2. Verfahren nach Anspruch 1, wobei das Eisensalz wasserlöslich ist.
  3. Verfahren nach Anspruch 1, wobei die Menge an zu dem Härtungsmedium zugegebenen Eisensalz 10-100 ppm Gewicht elementares Eisen, bezogen auf das Gesamtgewicht, enthält.
  4. Verfahren nach Anspruch 1, wobei die wärmebeständige Kapsel aus einem Material hergestellt ist, das für das Eisensalz undurchlässig ist.
  5. Verfahren nach Anspruch 1, wobei die wärmebeständige Kapsel aus einem in kaltem Wasser im wesentlichen unlöslichen Polysaccharid oder Gum besteht.
  6. Verfahren nach Anspruch 1, wobei die wärmebeständige Kapsel aus Agar hergestellt ist.
  7. Verfahren nach Anspruch 1, wobei die Menge an wärmebeständigem Kapselmaterial 60-600 ppm Gewicht, bezogen auf das Gesamtgewicht, ist.
  8. Verfahren nach Anspruch 1, wobei die Menge an zu dem Konservierungsmedium zugegebenen, eingekapselten Eisensalz von 0,1-1 Gew.-%, bezogen auf das Gesamtgewicht, ist.
  9. Verfahren nach Anspruch 1, wobei das eingekapselte Eisensalz kurz vor dem Abschluß der Zerkleinerung des Fleisches zugegeben wird.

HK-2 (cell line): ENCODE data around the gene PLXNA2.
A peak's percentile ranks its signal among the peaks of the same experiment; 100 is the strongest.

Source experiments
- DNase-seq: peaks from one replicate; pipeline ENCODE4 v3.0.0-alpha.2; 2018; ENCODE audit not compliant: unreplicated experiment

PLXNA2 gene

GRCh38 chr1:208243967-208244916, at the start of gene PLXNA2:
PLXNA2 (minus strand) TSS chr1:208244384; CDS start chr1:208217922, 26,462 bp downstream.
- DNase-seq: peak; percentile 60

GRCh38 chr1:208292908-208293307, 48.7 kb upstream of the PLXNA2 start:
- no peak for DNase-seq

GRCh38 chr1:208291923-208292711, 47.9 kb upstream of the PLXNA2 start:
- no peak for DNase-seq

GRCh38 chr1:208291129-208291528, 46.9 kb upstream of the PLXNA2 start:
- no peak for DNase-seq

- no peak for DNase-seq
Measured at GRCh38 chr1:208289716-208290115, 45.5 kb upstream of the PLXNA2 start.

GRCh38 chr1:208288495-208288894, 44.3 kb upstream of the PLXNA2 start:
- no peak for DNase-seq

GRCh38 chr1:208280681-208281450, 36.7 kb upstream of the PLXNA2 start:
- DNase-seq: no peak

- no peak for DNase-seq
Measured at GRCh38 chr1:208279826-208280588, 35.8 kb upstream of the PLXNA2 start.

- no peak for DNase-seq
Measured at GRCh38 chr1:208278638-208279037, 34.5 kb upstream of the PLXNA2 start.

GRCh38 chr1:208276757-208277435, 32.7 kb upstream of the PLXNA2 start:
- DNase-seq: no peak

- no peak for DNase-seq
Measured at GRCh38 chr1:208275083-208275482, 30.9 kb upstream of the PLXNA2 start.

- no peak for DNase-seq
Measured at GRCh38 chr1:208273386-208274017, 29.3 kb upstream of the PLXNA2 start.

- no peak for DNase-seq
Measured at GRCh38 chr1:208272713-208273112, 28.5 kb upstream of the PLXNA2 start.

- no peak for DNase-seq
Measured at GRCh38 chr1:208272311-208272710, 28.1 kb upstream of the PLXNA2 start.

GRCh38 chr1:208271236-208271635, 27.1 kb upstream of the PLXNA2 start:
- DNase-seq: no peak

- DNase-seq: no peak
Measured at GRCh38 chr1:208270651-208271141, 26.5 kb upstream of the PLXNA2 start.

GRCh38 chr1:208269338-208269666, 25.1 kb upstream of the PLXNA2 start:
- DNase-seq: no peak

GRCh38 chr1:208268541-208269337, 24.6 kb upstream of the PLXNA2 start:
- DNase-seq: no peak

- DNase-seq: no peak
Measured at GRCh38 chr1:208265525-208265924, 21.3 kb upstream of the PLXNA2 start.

10. Verfahren nach Anspruch 1, wobei nach dem Konservieren das zerkleinerte Fleisch gekocht und unter Gasschutz verpackt wird.
Anspruch[en]
  1. A process of curing comminuted meat which comprises adding an edible iron salt to the curing medium characterised in that the iron salt is encapsulated with an edible thermoresistant capsule which is permeable to oxygen.
  2. A process according to claim 1 wherein the iron salt is water soluble.
  3. A process according to claim 1 wherein the amount of iron salt added to the curing medium contains from 10 to 100 ppm of elemental iron by weight based on the total weight.
  4. A process according to claim 1 wherein the thermoresistant capsule is made of a material which is impermeable to the iron salt.
  5. A process according to claim 1 wherein the thermoresistant capsule is made of a substantially cold water insoluble polysaccharide or gum.
  6. A process according to claim 1 wherein the thermoresistant capsule is made of agar.
  7. A process according to claim 1 wherein the amount of thermoresistant capsule material is from 60 to 600 ppm by weight based on the total weight.
  8. A process according to claim 1 wherein the amount of the encapsulated iron salt added to the curing medium is from 0.1 to 1.0% by weight based on the total weight.